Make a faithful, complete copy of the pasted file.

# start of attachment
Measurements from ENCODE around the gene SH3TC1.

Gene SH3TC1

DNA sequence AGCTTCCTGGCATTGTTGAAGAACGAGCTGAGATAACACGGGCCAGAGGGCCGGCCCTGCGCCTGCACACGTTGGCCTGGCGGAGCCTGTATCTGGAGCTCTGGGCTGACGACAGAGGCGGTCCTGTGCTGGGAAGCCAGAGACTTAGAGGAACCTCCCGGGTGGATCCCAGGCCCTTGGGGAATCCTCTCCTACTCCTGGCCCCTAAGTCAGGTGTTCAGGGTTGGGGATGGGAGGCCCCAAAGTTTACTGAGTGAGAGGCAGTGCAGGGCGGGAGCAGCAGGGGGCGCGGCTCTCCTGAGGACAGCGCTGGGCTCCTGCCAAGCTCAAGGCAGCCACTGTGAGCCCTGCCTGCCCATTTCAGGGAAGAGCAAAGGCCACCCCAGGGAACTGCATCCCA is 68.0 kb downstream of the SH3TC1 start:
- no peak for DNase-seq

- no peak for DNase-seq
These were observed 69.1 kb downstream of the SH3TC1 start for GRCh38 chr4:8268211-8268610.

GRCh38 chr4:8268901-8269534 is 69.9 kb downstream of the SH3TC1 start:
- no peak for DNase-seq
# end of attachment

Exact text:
Measurements from ENCODE around the gene SH3TC1.

Gene SH3TC1

DNA sequence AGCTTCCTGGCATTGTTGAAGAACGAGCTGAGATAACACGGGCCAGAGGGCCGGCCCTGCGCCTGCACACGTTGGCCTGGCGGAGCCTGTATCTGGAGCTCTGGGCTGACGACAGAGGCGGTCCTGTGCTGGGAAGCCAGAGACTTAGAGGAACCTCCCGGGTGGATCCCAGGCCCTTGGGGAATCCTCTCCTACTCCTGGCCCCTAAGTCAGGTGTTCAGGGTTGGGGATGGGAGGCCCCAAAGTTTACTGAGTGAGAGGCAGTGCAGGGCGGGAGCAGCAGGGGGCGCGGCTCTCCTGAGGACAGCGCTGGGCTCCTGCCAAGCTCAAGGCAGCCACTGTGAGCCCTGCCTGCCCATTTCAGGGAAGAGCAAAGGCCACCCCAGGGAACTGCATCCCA is 68.0 kb downstream of the SH3TC1 start:
- no peak for DNase-seq

- no peak for DNase-seq
These were observed 69.1 kb downstream of the SH3TC1 start for GRCh38 chr4:8268211-8268610.

GRCh38 chr4:8268901-8269534 is 69.9 kb downstream of the SH3TC1 start:
- no peak for DNase-seq